No one is quite sure when the thing was built, but at best estimate it was in use from 600 BC to 100 AD, which is a pretty good lifespan for a project like that. It was mostly used for shipping but also served a pretty vital role for navies during war.
There isn't nearly as much information on the Diolkos as I would like out there. The ancient Greeks mostly wrote about their gods and heroes and wars and such, which is disappointing but not unexpected. Most people want entertainment; they're not looking to find out how the world works.
Today the site has been destroyed in parts by the Corinth Canal, and much of the excavated portions are falling apart due to lack of maintenance and boat traffic on the Canal. It's not exactly the Parthenon, but it represents a vital look at how the day-to-day functioning of an ancient society actually worked.
Maybe I can convince Maggie that we should go to Greece next vacation.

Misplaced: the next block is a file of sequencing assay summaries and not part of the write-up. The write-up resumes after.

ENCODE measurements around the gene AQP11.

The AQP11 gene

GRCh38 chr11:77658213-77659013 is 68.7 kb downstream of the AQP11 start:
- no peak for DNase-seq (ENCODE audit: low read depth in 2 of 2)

The Yard Ramp Guy: Ramps Rusting Gracefully
This week, my friend The Yard Ramp Guy pivots from writing about steel as the literal foundation of his business to take on the benefits and drawbacks of new technology. Of course, I always appreciate a cautionary tale.
Click HERE to explore how he goes from ramps to rusty sidewalks.
My good friend Jeff Mann, the true Yard Ramp Guy, has asked me to revisit some of my original contributions. And so: my From the Archives series. This week I'm under siege. By medieval ramp monsters.
I know I've kinda built up the idea about myself that I don't care about medieval warfare, that I consider it an absurd waste of thought. And, well, generally speaking, you'd be right. I think it's a distraction from the things that actually matter, like actual historical construction methods. I'm interested in how they put things together, not how they broke them.
That being said, some slightly interesting uses were found for ramps in war, specifically for the purposes of siegecraft.